Election 2010: What does the coalition mean for GPs?

Tom Ireland reports on how Conservative and Liberal Democrat health policy fits together and its impact on GPs.

David Cameron and Nick Clegg: the leaders must work to conjoin their party's health policy (Photograph: Getty Images)
David Cameron and Nick Clegg: the leaders must work to conjoin their party's health policy (Photograph: Getty Images)

Andrew Lansley's first move as health secretary was to commit to a new GP contract and handing back out-of-hours responsibility to the profession.

Andrew Lansley: what the new health secretary has in store for the NHS

GPs expecting to be ignored as the coalition found its feet may have been taken aback at the early statement of intent, delivered through the pages of the Daily Mail.

But what other policies might the government have lined up for GPs, and will the Liberal Democrats have a say?

Both parties seem committed to changing the GP contract. Liberal Democrat leader Nick Clegg has said that he believes the 2004 contract 'has not delivered much for patients'. Mr Lansley has said it must incorporate commissioning responsibility and QOF must start to measure outcomes.

Despite this, GPC chairman Dr Laurence Buckman says he has been assured by Mr Lansley's team that the GMS contract will not be 'torn up'.

Slash administration costs
It's clear the coalition partners agree on the need to slash administration and management costs, an idea prominent in both parties' pre-election manifestos.

But the coalition has already agreed to ringfence the NHS budget, with real-terms increases in funding over the next five years, despite the Lib Dems arguing pre-election that this would have a negative impact on other departments.

Mr Lansley has appointed a Liberal Democrat health minister, Paul Burstow, but at the time of writing it was unclear if the party's health spokesman Norman Lamb would have a role in the DoH.

Mr Lansley may have some reservations about sharing a department with Mr Lamb, who dismissed the Conservatives' idea for an independent NHS board as 'crazy' during the election campaign, and mocked Mr Lansley over reports that he received funding from Care UK.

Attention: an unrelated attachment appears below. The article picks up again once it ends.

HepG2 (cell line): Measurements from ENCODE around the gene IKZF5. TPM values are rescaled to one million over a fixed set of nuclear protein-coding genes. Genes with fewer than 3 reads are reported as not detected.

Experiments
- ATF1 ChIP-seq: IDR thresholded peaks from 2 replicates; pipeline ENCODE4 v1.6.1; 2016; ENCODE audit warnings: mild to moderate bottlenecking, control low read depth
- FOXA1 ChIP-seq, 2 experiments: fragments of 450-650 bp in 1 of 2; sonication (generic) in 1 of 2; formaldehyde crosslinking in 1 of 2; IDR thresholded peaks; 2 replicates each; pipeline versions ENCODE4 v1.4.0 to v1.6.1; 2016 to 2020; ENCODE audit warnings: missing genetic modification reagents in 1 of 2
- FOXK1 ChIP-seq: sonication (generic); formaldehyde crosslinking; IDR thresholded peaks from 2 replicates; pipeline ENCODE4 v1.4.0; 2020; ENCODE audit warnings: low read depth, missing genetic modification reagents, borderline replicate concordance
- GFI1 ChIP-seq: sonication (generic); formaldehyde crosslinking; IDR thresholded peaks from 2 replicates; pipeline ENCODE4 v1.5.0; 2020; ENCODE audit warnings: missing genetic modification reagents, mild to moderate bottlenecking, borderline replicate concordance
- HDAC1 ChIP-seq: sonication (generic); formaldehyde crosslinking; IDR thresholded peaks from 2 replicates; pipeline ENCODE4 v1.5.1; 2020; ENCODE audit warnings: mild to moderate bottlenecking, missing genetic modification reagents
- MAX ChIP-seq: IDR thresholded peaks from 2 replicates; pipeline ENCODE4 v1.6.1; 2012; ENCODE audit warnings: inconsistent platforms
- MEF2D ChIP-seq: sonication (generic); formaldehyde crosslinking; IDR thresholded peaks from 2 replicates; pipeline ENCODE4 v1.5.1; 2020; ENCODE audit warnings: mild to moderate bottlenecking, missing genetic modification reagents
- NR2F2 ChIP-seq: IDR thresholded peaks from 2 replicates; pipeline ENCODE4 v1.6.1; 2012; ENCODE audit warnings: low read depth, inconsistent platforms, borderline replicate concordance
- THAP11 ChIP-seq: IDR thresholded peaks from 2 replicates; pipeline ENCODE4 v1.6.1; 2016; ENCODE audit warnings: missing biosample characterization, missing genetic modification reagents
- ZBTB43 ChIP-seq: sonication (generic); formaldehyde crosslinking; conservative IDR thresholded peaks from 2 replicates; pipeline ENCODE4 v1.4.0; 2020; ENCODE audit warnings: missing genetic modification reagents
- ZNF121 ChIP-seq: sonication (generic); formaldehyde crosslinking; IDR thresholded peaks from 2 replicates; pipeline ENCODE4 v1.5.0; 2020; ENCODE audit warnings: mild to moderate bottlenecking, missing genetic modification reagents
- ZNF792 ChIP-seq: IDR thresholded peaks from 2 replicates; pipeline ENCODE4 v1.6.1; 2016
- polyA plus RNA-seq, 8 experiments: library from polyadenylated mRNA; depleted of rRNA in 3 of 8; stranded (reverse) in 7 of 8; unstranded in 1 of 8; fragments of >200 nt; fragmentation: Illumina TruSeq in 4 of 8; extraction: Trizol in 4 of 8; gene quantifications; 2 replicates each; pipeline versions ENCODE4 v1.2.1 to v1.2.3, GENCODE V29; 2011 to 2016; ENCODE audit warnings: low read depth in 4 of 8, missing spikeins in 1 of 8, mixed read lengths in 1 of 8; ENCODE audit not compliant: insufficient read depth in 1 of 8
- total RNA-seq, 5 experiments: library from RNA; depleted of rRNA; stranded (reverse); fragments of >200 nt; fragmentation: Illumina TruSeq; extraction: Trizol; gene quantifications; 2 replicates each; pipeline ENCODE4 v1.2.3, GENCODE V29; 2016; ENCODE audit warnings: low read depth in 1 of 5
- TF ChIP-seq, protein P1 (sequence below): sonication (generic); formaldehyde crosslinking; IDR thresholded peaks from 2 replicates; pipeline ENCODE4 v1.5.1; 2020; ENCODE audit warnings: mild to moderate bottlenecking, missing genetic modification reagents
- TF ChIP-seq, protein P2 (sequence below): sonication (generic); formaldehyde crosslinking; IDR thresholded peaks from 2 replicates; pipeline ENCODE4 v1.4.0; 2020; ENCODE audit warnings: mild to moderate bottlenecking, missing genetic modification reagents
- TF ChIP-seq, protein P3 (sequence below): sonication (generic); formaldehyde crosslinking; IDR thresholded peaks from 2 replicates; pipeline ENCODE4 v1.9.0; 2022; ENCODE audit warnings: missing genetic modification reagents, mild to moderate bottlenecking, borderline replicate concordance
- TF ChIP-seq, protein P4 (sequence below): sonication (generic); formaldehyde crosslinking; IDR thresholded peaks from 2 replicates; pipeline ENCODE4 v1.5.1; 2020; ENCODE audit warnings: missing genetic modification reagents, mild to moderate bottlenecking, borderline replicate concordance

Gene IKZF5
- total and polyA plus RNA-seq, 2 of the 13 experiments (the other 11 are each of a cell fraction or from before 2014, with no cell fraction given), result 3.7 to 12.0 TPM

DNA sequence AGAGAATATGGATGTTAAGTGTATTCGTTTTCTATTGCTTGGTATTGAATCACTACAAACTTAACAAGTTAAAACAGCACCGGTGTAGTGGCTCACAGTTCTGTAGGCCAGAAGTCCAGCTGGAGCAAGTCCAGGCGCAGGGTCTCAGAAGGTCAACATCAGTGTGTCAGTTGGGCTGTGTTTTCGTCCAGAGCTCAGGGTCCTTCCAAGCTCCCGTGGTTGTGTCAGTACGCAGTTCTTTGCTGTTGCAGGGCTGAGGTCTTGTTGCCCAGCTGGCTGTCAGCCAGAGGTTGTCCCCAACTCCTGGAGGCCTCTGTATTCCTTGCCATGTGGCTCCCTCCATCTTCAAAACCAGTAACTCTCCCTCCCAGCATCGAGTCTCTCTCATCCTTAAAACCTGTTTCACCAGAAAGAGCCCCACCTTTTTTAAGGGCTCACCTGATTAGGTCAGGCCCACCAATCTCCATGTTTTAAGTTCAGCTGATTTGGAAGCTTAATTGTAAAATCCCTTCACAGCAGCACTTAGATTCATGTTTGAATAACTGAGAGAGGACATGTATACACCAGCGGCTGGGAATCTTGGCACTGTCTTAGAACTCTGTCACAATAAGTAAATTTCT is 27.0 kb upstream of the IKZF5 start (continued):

There are other areas where the parties' policies diverge.

The Conservatives want an end to 'politically motivated targets' while the Liberal Democrats, in their manifesto, wanted waiting times and other targets strengthened into a 'patient contract'.

Adult social care
Structurally, the Liberal Democrats want locally elected health boards, not a national one, and they wanted to scrap SHAs. The Tories also walked out of cross-party talks on how to fund adult social care.

But Dr Paul Charlson, a member of the Conservatives' clinical advisory committee, does not think health policy will be a big problem for a coalition with bigger differences in other departments.

Dr David Jenner, contract lead at the NHS Alliance, agrees that while the Liberal Democrats 'will have a say on health' their health policy 'was not as well developed' as the Tories'.

Besides, 'any tension in the DoH will be about money', says Dr Charlson.

The most controversial Tory policies, like handing commissioning responsibility to GPs and making practices stay open from 8am to 8pm, seven days a week, may get watered down says Dr Jenner. He believes the Conservatives started to 'row back' on their commissioning policy just before the election.

'We will see something, but it will not be full fund-holding at practice level. If you put it into the GP contract you have too small a budget. They might include clauses that make GPs pay attention to referrals and pathways and resource management,' he says.

Dr Charlson agrees there is likely to be a gradual hand-over of responsibility. 'I don't see that being a redrawing of the contract, not initially - it will be more of a voluntary thing. If you can't get anyone to do it in the local area then I suppose it goes back to the PCT,' he said.

As for the '8 til 8' policy, Dr Jenner says the meaning remains vague. 'The Tories say you should have a practice open 8am to 8pm near you. What does that mean? One in your village, one your town, or one in your PCT?'

Drastic efficiency savings
The pre-election debate about what the NHS will have to cut was also predictably vague, but Mr Lansley has continued to obfuscate over cuts.

In his first interview as health secretary, on Radio Four's Today programme, Mr Lansley warned that the NHS may need to make more drastic efficiency savings than Labour predicted. But he promised not to close any hospital or service against the wishes of clinicians and patients.

Health economist Professor Nick Bosanquet accused Mr Lansley of avoiding tough decisions. 'Now is a good opportunity, with a stable government, to have a realistic look at what is needed. I congratulate him on taking office but he needs to take a fresh look at these problems.'

Dr Jenner believes the coalition will make a lot of progress towards its shared goals. 'With this five-year fixed term, I think it intends to be radical.

'Yes, it will scrap boundaries, yes, it will renegotiate the GP contract, yes, realign and simplify QOF. It will be a tough year for the BMA,' he said.

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